OK, that is our show for this week. As always, if you enjoy the podcast, you can subscribe wherever you get your podcasts. We’d appreciate it if you left us a review; that helps other people find us too. Special thanks as always to our amazing and patient engineer, Francis Ying. Also, as always, you can email us your comments or questions. We’re at [email protected], or you can still find me holding down the fort at X, I’m @jrovner or @julierovner at Bluesky and Threads. Joanne, where are you these days?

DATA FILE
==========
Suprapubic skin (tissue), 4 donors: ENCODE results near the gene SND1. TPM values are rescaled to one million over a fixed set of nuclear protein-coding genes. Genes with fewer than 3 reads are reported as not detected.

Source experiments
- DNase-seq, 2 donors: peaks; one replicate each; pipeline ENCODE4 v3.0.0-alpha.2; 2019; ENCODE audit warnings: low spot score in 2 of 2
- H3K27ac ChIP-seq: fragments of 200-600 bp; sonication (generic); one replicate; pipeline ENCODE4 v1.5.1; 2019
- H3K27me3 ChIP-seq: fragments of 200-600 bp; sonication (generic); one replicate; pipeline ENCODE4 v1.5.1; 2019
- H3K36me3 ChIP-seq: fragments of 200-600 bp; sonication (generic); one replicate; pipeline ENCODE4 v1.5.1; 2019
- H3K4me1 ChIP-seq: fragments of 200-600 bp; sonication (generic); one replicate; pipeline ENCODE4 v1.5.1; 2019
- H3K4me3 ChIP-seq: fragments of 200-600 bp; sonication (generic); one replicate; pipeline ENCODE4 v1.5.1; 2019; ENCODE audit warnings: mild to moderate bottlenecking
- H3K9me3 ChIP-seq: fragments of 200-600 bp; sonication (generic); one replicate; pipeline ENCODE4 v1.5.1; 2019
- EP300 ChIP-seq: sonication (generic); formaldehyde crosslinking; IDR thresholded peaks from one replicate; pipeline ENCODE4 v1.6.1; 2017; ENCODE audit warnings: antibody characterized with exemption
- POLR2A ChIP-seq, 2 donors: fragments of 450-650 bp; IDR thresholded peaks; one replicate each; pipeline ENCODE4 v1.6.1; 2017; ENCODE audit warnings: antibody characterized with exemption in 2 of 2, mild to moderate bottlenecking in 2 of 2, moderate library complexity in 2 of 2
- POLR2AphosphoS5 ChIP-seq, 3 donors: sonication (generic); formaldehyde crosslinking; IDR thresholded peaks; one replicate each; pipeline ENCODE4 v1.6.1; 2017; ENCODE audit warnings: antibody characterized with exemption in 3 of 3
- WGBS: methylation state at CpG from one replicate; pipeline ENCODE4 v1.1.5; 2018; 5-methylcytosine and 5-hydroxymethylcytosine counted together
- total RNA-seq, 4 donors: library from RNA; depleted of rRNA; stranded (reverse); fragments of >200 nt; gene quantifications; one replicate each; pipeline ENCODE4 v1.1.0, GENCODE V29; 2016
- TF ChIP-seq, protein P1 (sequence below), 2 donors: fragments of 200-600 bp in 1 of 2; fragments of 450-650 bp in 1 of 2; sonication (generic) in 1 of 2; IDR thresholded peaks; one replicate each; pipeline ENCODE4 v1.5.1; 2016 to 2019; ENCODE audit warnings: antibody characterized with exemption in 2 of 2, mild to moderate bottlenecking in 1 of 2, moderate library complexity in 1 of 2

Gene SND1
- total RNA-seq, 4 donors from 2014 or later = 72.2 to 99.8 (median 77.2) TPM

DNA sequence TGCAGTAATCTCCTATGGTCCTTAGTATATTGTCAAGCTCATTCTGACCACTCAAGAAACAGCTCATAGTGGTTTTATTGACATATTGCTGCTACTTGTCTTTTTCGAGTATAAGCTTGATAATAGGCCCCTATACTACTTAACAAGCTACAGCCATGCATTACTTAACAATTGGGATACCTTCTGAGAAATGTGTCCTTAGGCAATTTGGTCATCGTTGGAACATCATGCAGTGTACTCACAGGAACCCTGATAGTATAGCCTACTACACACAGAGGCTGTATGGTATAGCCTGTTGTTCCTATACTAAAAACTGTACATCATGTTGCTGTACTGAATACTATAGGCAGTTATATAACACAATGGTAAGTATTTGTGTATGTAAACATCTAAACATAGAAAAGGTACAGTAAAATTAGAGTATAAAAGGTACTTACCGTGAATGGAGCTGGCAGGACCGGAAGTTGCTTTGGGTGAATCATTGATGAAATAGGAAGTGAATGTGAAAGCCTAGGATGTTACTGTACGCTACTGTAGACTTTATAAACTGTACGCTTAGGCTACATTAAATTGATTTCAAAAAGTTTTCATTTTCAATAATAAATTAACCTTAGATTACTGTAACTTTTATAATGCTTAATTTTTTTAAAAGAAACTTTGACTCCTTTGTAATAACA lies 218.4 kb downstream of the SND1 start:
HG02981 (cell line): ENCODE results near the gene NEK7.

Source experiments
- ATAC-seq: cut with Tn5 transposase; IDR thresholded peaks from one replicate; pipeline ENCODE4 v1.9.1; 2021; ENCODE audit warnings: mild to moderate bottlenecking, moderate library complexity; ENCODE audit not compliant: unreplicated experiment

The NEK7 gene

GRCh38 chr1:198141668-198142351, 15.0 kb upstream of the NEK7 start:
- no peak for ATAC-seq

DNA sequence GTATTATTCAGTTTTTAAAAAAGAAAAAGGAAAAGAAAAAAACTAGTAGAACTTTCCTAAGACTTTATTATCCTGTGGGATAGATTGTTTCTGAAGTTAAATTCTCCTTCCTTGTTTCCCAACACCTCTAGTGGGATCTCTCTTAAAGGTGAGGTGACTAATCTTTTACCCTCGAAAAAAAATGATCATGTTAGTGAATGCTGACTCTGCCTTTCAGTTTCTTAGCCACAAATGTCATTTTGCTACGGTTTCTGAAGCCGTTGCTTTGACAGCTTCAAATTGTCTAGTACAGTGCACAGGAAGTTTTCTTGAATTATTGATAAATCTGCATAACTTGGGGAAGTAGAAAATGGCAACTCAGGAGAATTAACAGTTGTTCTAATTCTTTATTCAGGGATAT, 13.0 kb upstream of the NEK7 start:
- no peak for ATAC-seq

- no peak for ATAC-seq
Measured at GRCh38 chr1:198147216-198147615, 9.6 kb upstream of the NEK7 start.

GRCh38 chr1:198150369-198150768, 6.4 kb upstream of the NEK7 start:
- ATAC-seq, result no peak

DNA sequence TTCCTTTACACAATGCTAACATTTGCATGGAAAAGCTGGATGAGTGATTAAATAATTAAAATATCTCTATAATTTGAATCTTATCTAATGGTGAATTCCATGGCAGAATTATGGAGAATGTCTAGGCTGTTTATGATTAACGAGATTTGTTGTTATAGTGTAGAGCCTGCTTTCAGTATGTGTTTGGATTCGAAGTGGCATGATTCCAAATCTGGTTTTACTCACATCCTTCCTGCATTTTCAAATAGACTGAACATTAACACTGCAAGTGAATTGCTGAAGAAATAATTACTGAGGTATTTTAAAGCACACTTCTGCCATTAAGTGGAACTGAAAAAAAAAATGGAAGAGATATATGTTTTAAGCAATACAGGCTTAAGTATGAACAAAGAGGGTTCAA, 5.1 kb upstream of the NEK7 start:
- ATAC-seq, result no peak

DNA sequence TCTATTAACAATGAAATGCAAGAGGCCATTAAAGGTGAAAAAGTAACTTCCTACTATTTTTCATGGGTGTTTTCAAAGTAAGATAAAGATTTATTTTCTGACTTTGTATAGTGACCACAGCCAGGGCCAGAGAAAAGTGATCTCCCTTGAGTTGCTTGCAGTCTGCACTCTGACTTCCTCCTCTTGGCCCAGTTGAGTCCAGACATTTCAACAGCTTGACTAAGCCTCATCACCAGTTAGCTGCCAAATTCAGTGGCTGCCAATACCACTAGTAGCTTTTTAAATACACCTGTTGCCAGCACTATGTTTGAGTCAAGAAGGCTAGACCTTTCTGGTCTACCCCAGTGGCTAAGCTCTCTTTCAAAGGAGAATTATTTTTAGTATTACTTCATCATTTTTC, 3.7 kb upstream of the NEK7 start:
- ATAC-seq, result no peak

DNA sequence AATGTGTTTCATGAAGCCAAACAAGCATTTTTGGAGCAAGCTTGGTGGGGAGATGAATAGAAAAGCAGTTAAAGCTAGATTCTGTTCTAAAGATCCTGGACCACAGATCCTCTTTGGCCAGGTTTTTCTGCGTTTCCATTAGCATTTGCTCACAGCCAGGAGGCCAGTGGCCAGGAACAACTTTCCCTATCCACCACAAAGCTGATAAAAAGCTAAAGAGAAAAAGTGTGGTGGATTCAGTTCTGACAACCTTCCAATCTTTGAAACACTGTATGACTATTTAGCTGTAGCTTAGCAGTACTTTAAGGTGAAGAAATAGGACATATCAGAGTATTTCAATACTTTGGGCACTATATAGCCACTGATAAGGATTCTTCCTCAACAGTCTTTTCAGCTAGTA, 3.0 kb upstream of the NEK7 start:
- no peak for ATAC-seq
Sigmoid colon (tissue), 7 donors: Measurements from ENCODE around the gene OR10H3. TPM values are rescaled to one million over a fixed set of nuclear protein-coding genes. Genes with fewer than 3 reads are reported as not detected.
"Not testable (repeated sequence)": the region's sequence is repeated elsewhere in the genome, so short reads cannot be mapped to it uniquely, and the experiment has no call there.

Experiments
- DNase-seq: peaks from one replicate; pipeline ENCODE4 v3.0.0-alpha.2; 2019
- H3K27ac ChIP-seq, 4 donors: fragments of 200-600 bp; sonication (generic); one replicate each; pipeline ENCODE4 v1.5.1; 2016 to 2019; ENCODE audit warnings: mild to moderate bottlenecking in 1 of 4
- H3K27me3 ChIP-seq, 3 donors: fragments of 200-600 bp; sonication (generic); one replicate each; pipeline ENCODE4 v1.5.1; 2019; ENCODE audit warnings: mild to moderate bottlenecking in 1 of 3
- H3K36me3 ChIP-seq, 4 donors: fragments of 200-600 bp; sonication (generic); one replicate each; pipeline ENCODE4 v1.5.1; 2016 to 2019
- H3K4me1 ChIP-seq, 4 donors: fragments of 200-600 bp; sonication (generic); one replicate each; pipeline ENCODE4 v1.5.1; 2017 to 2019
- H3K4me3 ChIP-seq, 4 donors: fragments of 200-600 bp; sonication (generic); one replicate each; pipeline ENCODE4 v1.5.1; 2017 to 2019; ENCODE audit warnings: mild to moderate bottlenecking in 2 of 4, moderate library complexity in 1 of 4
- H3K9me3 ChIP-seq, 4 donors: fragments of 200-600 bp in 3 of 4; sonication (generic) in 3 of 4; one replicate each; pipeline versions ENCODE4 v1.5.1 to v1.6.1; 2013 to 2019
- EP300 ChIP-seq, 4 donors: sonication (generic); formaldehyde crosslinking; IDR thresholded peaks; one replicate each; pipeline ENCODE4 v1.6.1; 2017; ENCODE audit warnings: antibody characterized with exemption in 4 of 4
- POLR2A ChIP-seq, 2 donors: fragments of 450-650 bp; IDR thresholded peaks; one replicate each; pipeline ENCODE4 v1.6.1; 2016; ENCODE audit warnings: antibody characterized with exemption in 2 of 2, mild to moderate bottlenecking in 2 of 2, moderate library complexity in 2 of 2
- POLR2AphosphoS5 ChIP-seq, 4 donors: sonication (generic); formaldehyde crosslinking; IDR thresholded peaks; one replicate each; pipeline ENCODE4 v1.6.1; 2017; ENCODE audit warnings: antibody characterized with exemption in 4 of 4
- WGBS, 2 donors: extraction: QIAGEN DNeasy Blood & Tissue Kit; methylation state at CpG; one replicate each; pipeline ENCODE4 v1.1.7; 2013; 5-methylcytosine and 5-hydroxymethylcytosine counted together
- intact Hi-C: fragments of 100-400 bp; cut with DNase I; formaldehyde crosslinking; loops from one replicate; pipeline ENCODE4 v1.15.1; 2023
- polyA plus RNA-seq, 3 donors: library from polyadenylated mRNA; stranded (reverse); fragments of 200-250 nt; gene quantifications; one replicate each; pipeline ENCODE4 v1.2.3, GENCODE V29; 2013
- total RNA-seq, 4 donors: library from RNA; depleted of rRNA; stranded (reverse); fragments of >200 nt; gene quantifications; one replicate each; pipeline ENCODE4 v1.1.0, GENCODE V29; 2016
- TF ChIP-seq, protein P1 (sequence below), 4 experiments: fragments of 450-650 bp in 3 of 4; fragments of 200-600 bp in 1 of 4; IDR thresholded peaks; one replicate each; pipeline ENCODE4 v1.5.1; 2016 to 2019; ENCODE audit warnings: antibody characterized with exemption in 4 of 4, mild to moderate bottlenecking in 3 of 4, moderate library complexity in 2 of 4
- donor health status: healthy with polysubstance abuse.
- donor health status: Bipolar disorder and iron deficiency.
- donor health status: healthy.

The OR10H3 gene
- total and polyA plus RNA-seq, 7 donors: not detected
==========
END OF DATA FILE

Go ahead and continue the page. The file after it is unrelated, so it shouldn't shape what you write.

Kenen: I’m more on Threads, @joannekenen1. I still have a Twitter account, @JoanneKenen, where I’m not very active.

Rovner: Alice?

Ollstein: I am @AliceOllstein on X and @alicemiranda on Bluesky.

Rovner: Lauren?

Weber: I’m @LaurenWeberHP on X, the HP stands for health policy, as I like to tell people.

Rovner: We will be back in your feed next week. Until then, be healthy.